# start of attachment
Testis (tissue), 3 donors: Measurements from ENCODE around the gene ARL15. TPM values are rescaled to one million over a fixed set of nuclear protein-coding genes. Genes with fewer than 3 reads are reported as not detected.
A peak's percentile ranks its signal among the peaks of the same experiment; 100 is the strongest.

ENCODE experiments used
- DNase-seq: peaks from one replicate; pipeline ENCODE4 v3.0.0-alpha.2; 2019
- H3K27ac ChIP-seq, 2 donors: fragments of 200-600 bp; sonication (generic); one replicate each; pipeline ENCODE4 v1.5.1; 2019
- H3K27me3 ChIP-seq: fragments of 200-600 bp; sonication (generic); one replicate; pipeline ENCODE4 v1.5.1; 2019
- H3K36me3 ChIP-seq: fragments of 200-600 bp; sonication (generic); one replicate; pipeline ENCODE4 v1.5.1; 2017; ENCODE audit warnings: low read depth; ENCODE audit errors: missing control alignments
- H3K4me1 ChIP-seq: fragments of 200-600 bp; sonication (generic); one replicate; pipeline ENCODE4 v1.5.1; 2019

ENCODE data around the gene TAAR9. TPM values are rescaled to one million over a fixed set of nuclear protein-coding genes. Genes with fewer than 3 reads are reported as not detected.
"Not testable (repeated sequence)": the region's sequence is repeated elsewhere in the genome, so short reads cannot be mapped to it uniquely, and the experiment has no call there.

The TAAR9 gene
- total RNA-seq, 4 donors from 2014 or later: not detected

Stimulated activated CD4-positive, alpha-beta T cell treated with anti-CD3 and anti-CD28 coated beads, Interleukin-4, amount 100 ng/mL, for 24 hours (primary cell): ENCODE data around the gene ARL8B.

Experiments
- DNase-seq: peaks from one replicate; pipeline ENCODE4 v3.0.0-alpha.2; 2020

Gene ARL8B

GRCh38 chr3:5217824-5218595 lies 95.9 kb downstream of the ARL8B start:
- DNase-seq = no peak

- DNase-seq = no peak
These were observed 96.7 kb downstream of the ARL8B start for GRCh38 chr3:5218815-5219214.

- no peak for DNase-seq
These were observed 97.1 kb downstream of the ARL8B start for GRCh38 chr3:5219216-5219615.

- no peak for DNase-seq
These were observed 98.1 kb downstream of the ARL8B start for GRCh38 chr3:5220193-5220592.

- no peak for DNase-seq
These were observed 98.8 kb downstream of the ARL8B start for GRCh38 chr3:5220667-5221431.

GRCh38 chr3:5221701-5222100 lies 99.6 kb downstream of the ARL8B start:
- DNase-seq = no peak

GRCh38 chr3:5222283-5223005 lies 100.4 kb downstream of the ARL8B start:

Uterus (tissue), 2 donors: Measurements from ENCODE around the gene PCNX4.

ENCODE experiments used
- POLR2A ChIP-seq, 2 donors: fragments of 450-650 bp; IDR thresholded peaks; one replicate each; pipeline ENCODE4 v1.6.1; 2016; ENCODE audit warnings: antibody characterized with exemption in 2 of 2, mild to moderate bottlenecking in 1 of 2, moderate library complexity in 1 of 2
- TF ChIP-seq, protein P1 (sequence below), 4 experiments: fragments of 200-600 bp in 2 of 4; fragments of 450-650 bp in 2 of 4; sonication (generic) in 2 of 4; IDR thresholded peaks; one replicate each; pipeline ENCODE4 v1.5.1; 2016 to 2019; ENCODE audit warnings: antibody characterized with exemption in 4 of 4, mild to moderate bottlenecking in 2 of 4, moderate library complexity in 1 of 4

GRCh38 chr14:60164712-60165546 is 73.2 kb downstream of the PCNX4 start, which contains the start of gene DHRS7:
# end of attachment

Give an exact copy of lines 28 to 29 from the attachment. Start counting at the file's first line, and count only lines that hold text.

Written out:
- DNase-seq = no peak

GRCh38 chr3:5222283-5223005 lies 100.4 kb downstream of the ARL8B start: